Rolling Out

Why HBCU professor Chike Akua created a media rating scale for his students

Educator added the rating scale in Ric Mathis’ ‘B1: The Curriculum’

Ric Mathis is the filmmaker responsible for B1: The Movie, a perspective on the current economic crisis and its impact on Black Americans, which emphasizes prioritizing the needs of Black people by “getting on code.” Mathis’ book, B1: The Curriculum, gives participants the chance to interact with different prompts and activities relevant to the Black community.

Chike Akua, Ph.D., is a professor of educational leadership at Clark Atlanta University and also contributed to part of Mathis’ B1: The Curriculum with his Akua Media Rating Scale. He spoke to rolling out about what it means to be “on code,” and explained the media rating scale.

When you hear “getting on code,” what does that mean?

It represents the foundation of our culture, that there are certain things that we do as a people, and there are certain things that we don’t do. When it’s certain things that we just don’t do, that means you’re off code. Being on code means loving our people, supporting our people and working collectively, cooperatively and collaboratively. It means lifting us up and not bringing us down. Those are just a few of the things that it means to be on code. Supporting Black businesses, uplifting your race, putting us first — not to the exclusion of other people — but operating in a way that’s in our own best interest. We’ve been trained to do the exact opposite. Right now, so many of our young people have only been exposed to the worst of our culture, and then they begin to associate Blackness with violence, ignorance and criminality, rather than associating Blackness with excellence, achievement and respect. One of the things I appreciate about this film is it helps us to recenter ourselves in the best of our culture.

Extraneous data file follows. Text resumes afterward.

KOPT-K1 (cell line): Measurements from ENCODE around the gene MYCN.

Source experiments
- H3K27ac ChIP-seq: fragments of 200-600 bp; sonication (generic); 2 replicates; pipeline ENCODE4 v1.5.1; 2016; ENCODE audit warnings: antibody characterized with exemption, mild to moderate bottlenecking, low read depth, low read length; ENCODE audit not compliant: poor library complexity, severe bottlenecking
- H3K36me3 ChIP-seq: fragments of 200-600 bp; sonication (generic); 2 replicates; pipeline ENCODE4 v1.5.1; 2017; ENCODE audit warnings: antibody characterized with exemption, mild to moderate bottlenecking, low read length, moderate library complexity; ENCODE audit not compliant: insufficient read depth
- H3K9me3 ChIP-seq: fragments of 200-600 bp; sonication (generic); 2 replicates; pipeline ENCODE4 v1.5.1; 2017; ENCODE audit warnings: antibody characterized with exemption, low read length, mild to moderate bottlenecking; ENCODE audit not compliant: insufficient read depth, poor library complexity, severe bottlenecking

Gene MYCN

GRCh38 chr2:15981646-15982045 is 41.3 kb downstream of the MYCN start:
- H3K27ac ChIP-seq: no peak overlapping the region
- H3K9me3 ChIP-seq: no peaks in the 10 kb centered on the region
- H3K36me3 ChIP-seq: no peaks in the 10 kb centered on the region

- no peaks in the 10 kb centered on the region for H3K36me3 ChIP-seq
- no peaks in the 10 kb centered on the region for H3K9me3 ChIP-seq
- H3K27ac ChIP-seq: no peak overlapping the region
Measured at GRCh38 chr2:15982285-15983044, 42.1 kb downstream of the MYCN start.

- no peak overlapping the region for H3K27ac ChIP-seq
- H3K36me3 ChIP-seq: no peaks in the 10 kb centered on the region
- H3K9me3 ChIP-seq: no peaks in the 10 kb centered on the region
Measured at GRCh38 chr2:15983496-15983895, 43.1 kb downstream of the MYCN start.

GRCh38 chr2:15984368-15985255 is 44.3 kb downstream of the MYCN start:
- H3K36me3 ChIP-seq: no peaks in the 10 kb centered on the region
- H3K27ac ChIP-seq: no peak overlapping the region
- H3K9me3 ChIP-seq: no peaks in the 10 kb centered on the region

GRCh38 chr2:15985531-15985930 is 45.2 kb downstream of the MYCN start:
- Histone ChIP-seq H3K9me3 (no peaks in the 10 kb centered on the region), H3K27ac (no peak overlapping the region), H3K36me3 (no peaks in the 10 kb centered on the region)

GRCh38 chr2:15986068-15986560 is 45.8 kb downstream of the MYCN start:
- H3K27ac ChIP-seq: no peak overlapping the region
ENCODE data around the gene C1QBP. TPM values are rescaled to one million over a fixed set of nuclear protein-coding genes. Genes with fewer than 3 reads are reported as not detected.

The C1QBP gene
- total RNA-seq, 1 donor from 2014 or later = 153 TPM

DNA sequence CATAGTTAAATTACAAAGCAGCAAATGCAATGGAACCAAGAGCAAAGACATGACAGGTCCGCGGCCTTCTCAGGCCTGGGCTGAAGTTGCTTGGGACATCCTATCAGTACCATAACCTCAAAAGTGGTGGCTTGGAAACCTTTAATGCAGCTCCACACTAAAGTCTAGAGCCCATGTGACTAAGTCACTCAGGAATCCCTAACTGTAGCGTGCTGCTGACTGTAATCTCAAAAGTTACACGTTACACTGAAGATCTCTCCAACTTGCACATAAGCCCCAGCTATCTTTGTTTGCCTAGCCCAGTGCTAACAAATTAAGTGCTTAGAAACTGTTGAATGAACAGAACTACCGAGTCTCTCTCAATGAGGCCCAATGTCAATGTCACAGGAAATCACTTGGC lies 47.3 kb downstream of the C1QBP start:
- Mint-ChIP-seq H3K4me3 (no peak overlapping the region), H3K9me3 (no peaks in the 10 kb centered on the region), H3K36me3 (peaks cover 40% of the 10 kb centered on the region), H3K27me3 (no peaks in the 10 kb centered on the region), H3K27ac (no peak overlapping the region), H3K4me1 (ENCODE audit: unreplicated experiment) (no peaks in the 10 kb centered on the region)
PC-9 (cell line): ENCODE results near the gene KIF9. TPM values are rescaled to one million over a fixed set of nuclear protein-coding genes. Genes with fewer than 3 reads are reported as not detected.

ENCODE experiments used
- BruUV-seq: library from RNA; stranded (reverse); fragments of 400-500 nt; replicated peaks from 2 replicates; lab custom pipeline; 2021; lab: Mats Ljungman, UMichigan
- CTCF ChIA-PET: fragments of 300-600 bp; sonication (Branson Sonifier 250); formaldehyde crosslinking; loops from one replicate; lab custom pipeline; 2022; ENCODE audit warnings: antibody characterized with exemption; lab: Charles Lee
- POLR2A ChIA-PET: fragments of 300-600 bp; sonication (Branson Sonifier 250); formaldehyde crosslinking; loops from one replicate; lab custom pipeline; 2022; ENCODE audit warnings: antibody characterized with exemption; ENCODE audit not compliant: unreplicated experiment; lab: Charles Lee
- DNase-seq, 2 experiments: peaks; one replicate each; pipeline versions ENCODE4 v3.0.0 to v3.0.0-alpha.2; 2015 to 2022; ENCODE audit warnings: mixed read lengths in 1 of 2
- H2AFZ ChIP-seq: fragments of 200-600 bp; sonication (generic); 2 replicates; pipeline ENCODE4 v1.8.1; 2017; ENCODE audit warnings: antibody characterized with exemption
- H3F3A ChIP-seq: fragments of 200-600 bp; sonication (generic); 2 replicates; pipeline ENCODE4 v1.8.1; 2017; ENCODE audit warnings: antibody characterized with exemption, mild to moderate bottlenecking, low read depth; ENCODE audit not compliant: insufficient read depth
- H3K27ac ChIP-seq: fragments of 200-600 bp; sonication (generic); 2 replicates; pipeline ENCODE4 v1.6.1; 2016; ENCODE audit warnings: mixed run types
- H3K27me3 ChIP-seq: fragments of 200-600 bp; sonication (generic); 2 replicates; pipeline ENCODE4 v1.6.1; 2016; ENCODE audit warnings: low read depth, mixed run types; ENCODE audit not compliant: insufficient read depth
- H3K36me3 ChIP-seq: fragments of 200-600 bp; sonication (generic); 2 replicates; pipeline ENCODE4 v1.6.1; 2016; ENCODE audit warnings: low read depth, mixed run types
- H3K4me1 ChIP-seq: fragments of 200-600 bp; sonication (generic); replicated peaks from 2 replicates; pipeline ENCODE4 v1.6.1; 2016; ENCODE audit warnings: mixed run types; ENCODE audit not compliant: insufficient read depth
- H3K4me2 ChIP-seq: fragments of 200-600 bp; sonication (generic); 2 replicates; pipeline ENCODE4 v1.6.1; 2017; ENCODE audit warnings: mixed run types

What is the Akua Media Rating Scale?

As an educator, I learned very early on telling students what to believe is not part of what education is about. Not only that, it’s not effective, either. You have to present information in such a way that people can draw their conclusions. I could see the effect and the impact that media was having on my students’ behavior and their thinking, but they weren’t seeing it in themselves. Way back in the ’90s, I developed the Akua Media Rating Scale as a way for them to critically analyze the media that they were consuming so they could choose their program, their video or their movie. The scale has 10 questions on it, and you’re supposed to rate that video, TV program or movie on a scale of one to 10, with 10 being the highest. For example, some of the questions are: “What is the image of Black manhood in this movie or program? What is the image of Black womanhood? What is the image of Black family life? Is there unnecessary profanity? Does the main character undergo a transformation and an awakening of consciousness that changes their behavior and their circumstances?”

Here is the registration link for the B1 Kwanzaa event.

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